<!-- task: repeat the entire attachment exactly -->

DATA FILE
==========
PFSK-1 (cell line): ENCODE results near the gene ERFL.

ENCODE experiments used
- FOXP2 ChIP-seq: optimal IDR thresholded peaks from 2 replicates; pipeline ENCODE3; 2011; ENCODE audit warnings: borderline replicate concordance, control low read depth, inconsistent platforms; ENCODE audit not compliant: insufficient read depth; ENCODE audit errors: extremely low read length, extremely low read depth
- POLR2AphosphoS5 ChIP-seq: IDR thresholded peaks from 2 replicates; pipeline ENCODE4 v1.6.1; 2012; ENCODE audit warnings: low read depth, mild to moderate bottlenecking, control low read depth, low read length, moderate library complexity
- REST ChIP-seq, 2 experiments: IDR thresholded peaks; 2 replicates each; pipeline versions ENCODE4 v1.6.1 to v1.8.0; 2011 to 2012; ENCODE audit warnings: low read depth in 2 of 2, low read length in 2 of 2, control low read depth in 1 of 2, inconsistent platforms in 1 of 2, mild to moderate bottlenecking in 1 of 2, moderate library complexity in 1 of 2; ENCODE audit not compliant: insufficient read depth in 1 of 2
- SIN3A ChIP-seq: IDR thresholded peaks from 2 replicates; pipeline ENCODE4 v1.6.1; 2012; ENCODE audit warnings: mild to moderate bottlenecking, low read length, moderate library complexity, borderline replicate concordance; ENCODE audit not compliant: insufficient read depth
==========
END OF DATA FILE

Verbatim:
PFSK-1 (cell line): ENCODE results near the gene ERFL.

ENCODE experiments used
- FOXP2 ChIP-seq: optimal IDR thresholded peaks from 2 replicates; pipeline ENCODE3; 2011; ENCODE audit warnings: borderline replicate concordance, control low read depth, inconsistent platforms; ENCODE audit not compliant: insufficient read depth; ENCODE audit errors: extremely low read length, extremely low read depth
- POLR2AphosphoS5 ChIP-seq: IDR thresholded peaks from 2 replicates; pipeline ENCODE4 v1.6.1; 2012; ENCODE audit warnings: low read depth, mild to moderate bottlenecking, control low read depth, low read length, moderate library complexity
- REST ChIP-seq, 2 experiments: IDR thresholded peaks; 2 replicates each; pipeline versions ENCODE4 v1.6.1 to v1.8.0; 2011 to 2012; ENCODE audit warnings: low read depth in 2 of 2, low read length in 2 of 2, control low read depth in 1 of 2, inconsistent platforms in 1 of 2, mild to moderate bottlenecking in 1 of 2, moderate library complexity in 1 of 2; ENCODE audit not compliant: insufficient read depth in 1 of 2
- SIN3A ChIP-seq: IDR thresholded peaks from 2 replicates; pipeline ENCODE4 v1.6.1; 2012; ENCODE audit warnings: mild to moderate bottlenecking, low read length, moderate library complexity, borderline replicate concordance; ENCODE audit not compliant: insufficient read depth